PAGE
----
New Orleans: Hurricane Ida was expected to make landfall in the United States on Sunday as an extremely dangerous Category 4 storm that could plunge much of the Louisiana shoreline under water as the state grapples with a COVID-19 surge already taxing hospitals.
The storm intensified faster than officials had predicted on Saturday, as residents of the Gulf Coast evacuated and businesses shut down.
Ida gathered more strength overnight, the toughest test yet for the hundreds of miles of new levees built around New Orleans after the devastation of Hurricane Katrina, which made landfall 16 years ago to the day and killed more than 1,800 people.
Louisiana Governor John Bel Edwards said that the storm, due to make landfall by Sunday afternoon, could be the state’s worst direct hit by a hurricane since the 1850s.
The state is also dealing with the nation’s third-highest incidence of COVID-19 cases per 100,000 people over the past seven days, and hospitals in many parishes were already nearing capacity.
By early Sunday, Ida was a Category 4 hurricane on the five-step Saffir-Simpson scale, the National Hurricane Centre (NHC) said. At 7am CDT (1200 GMT) it was located about 85km southwest of the mouth of the Mississippi River, carrying top sustained winds of up to 240km per hour.
Rain gusted through New Orleans on Sunday morning, where Robert Ruffin, a retired 68-year-old man, had evacuated with his family to a downtown hotel from their home in the city’s east.
“I thought it was safer,” he said. “Its double trouble this time because of COVID.” IDA’s landfall was only a few hours away, according to the NHC, which warned of life-threatening storm surges, potentially catastrophic wind damage and flooding rainfall.
“We’re as prepared as we can be, but we’re worried about those levees,” said Kirk Lepine, president of Plaquemines Parish on the state’s Gulf Coast.
Plaquemines is one of the most vulnerable parishes, where 23,000 people live along the Mississippi delta stretching into the Gulf. Lepine feared levees along Highway 23 were not up to task.
“Water could go over top,” he said. “That’s our one road in and out.” The state is not planning to evacuate hospitals now strained by an influx of COVID-19 patients, Edwards said.
“The implications of having a Category 4 storm while hospitals are full are beyond what we normally contemplate,” Edwards said at a news conference on Saturday afternoon.
There were more than 3,400 new COVID-19 cases reported on Friday, and about 2,700 people are hospitalised with the virus.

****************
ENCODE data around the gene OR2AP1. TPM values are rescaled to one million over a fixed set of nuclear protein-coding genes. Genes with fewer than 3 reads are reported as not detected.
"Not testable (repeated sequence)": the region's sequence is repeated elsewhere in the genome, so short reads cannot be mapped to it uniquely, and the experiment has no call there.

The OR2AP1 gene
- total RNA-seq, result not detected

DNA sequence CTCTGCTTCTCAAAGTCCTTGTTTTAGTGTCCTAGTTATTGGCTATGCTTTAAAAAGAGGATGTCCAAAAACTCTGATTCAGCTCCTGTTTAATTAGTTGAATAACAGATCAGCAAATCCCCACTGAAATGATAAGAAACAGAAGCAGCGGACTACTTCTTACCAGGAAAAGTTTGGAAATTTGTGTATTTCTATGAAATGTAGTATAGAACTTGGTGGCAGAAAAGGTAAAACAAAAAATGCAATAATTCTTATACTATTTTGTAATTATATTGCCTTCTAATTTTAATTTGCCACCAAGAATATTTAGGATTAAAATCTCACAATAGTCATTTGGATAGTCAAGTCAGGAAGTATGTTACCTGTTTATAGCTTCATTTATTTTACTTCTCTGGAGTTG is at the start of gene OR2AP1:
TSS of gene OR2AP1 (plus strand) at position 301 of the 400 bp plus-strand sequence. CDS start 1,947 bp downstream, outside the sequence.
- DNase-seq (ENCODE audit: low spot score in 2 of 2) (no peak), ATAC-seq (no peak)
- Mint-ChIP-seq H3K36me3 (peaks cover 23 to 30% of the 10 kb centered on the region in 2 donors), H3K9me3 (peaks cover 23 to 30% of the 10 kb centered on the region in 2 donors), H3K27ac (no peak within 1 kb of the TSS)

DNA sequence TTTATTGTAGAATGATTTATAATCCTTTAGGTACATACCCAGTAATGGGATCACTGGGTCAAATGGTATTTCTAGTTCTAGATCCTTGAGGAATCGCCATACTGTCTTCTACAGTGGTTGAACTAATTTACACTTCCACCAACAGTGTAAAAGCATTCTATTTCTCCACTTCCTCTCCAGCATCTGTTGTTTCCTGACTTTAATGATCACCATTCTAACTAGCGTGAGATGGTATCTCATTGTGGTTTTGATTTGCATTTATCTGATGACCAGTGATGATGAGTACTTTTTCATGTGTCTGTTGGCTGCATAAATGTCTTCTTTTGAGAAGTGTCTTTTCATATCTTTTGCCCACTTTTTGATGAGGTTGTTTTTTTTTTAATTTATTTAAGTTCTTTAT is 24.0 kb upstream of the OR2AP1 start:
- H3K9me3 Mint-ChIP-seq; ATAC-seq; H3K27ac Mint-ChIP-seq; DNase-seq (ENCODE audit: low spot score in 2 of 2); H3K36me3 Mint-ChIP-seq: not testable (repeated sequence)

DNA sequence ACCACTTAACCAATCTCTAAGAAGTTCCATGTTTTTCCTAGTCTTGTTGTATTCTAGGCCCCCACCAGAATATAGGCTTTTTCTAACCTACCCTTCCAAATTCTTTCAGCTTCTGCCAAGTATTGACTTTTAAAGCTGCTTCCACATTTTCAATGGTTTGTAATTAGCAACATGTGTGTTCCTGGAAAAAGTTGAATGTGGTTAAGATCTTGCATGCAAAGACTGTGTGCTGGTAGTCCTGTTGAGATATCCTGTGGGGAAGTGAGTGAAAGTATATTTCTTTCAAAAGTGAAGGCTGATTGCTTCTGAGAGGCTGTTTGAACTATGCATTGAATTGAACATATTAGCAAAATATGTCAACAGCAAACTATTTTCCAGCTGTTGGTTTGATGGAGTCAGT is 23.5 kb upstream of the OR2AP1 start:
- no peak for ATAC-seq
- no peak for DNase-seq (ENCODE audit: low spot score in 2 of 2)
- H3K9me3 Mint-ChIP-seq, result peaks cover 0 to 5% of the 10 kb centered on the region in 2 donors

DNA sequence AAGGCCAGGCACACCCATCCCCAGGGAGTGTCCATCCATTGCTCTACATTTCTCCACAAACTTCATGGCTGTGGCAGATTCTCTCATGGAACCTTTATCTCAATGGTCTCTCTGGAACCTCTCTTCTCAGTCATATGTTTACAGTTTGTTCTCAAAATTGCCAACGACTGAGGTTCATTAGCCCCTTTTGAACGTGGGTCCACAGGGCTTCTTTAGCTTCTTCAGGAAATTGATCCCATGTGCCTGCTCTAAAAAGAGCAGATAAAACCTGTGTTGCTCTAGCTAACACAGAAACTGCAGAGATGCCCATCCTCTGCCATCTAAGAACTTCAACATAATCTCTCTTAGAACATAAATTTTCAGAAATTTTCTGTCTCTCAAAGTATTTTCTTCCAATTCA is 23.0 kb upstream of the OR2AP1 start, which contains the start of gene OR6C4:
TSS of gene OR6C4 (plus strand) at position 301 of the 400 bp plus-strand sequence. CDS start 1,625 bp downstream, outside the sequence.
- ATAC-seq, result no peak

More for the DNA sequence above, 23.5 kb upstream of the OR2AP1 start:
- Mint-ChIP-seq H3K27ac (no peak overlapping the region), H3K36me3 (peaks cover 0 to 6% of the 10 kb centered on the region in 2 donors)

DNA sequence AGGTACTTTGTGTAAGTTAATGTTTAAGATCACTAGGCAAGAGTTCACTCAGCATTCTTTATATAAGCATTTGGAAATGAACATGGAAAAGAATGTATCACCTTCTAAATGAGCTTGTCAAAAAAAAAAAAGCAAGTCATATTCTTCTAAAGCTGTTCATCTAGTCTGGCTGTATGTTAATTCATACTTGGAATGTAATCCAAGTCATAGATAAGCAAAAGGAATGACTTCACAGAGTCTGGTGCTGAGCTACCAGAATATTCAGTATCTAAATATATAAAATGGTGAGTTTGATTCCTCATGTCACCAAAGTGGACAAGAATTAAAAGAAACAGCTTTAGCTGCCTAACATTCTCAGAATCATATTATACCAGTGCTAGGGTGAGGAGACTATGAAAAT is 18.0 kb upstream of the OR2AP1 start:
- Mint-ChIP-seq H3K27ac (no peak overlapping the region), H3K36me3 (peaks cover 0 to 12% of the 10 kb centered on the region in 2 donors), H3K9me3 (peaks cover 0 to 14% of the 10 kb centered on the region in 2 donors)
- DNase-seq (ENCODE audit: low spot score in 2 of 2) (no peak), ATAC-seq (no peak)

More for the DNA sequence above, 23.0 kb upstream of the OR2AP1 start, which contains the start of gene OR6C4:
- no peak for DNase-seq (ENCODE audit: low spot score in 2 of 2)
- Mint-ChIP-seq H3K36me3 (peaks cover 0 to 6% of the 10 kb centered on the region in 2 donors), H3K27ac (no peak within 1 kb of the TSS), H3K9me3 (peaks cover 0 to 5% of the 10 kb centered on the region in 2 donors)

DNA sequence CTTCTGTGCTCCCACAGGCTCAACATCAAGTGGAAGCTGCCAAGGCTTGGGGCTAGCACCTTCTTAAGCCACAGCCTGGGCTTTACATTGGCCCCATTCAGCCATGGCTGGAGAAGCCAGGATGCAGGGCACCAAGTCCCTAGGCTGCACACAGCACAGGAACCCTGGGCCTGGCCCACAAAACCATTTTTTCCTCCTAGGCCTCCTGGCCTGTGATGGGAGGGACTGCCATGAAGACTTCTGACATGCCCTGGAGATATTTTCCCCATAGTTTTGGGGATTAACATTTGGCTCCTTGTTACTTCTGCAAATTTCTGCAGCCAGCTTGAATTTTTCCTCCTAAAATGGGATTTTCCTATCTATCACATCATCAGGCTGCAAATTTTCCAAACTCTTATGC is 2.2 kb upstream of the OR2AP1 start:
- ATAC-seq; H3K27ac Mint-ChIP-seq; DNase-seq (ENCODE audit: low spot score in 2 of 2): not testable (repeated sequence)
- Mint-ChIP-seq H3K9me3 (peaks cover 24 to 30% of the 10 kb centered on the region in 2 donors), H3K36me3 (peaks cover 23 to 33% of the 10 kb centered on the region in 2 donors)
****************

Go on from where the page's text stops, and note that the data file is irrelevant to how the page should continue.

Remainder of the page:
“We have been talking to hospitals to make sure that their generators are working, that they have way more water on hand than normal, that they have PPE (personal protection equipment) on hand,” Edwards said.
Officials ordered widespread evacuations of low-lying and coastal areas, jamming highways and leading some gasoline stations to run dry as residents and vacationers fled.
“This is a powerful and dangerous storm. It is moving faster than we had thought it would be, so we have a little less time to prepare,” said Dr. Joseph Kanter, Louisiana’s chief medical official. “There is a lot of COVID out there, there are a lot of risks out there.”
Power outage expected
Utilities were bringing in extra crews and equipment to deal with expected power losses. US President Joe Biden said he has coordinated with electric utilities and 500 federal emergency response workers were in Texas and Louisiana to respond to the storm.
US energy companies reduced offshore oil production by 91% and gasoline refiners cut operations at Louisiana plants in the path of the storm. Regional fuel prices rose in anticipation of production losses and on increased demand due to evacuations.
Coastal and inland oil refineries also began to cut production due to the storm. Phillips 66 shut its Alliance plant on the coast in Belle Chasse, while Exxon Mobil Corp cut production at its Baton Rouge, Louisiana, refinery on Saturday.
Jean Paul Bourg, 39, was planning to ride out the storm in Morgan City, about 112km west of New Orleans. His wife’s brother was recently released from the hospital after contracting COVID-19 and secured a generator to ensure access to oxygen if needed.
“You can’t necessarily pile in with family members during COVID,” Bourg said, after trimming trees and putting up plywood on his house. “More people than you’d think are sticking around.”